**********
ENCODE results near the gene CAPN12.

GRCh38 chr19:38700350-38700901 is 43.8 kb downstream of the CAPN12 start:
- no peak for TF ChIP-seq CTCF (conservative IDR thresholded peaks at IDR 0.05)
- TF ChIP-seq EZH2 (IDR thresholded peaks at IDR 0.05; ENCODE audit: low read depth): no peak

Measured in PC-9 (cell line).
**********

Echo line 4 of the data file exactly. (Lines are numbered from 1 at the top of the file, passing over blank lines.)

- TF ChIP-seq EZH2 (IDR thresholded peaks at IDR 0.05; ENCODE audit: low read depth): no peak